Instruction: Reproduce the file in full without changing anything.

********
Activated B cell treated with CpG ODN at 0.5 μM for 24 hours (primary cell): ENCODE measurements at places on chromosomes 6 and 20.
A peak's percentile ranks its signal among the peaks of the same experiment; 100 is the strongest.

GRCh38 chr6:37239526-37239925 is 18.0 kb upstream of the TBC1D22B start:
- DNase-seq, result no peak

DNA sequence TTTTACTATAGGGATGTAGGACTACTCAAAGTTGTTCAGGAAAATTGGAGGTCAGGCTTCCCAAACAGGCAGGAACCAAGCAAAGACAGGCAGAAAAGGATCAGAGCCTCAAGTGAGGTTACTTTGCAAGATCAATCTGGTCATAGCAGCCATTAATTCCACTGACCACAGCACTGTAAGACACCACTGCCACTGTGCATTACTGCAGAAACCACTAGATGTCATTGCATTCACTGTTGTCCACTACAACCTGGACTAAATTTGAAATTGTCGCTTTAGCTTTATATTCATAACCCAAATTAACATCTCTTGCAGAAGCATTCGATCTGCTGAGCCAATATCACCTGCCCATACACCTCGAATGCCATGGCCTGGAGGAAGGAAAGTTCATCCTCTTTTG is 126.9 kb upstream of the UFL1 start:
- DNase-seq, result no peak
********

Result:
Activated B cell treated with CpG ODN at 0.5 μM for 24 hours (primary cell): ENCODE measurements at places on chromosomes 6 and 20.
A peak's percentile ranks its signal among the peaks of the same experiment; 100 is the strongest.

GRCh38 chr6:37239526-37239925 is 18.0 kb upstream of the TBC1D22B start:
- DNase-seq, result no peak

DNA sequence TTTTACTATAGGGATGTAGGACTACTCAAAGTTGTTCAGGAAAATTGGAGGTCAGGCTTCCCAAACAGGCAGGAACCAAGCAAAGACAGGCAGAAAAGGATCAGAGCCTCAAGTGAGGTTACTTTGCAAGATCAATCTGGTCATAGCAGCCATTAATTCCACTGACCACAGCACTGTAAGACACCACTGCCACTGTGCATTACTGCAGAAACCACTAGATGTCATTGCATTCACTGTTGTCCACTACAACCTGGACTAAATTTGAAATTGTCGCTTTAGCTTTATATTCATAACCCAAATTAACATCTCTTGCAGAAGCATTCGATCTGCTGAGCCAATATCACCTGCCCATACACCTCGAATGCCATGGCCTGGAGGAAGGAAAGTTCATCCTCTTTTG is 126.9 kb upstream of the UFL1 start:
- DNase-seq, result no peak